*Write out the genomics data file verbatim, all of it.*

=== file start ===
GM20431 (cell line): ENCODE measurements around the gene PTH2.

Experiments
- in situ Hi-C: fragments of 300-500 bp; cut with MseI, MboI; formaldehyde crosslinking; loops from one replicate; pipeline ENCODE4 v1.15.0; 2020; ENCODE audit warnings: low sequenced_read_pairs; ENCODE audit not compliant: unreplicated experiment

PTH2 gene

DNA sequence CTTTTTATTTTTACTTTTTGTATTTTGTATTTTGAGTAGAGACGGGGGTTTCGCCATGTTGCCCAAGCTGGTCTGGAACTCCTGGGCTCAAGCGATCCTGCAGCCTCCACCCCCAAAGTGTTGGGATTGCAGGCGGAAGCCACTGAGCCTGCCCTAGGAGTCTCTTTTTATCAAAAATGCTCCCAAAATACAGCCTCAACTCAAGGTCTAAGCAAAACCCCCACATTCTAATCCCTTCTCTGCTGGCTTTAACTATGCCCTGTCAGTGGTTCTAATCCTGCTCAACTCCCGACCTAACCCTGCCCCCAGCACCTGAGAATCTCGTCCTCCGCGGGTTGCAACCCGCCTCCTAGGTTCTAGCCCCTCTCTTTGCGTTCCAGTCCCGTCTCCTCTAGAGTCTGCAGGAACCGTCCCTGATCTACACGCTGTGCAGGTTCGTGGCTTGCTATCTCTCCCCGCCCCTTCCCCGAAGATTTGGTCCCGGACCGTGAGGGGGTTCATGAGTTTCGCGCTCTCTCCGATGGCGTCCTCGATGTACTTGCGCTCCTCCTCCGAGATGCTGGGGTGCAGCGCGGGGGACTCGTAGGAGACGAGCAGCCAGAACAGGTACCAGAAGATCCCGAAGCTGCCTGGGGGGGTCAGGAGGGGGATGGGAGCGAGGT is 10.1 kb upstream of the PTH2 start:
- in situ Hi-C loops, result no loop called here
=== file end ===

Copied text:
GM20431 (cell line): ENCODE measurements around the gene PTH2.

Experiments
- in situ Hi-C: fragments of 300-500 bp; cut with MseI, MboI; formaldehyde crosslinking; loops from one replicate; pipeline ENCODE4 v1.15.0; 2020; ENCODE audit warnings: low sequenced_read_pairs; ENCODE audit not compliant: unreplicated experiment

PTH2 gene

DNA sequence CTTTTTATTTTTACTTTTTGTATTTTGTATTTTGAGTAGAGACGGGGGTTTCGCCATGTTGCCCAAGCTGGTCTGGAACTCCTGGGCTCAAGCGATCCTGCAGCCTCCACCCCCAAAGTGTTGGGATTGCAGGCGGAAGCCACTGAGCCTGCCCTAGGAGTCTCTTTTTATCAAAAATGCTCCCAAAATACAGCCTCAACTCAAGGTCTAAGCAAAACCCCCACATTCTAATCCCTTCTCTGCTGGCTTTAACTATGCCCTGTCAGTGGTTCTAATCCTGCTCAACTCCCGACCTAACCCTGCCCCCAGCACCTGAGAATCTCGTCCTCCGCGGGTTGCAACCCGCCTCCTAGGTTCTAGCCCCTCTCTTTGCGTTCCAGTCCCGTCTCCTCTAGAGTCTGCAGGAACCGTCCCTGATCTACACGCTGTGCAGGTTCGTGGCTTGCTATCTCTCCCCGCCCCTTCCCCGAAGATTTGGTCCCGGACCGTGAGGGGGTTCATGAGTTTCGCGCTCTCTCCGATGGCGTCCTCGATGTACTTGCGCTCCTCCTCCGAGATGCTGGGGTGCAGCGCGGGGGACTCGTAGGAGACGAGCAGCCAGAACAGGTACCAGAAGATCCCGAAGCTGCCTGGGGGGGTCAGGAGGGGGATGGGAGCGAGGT is 10.1 kb upstream of the PTH2 start:
- in situ Hi-C loops, result no loop called here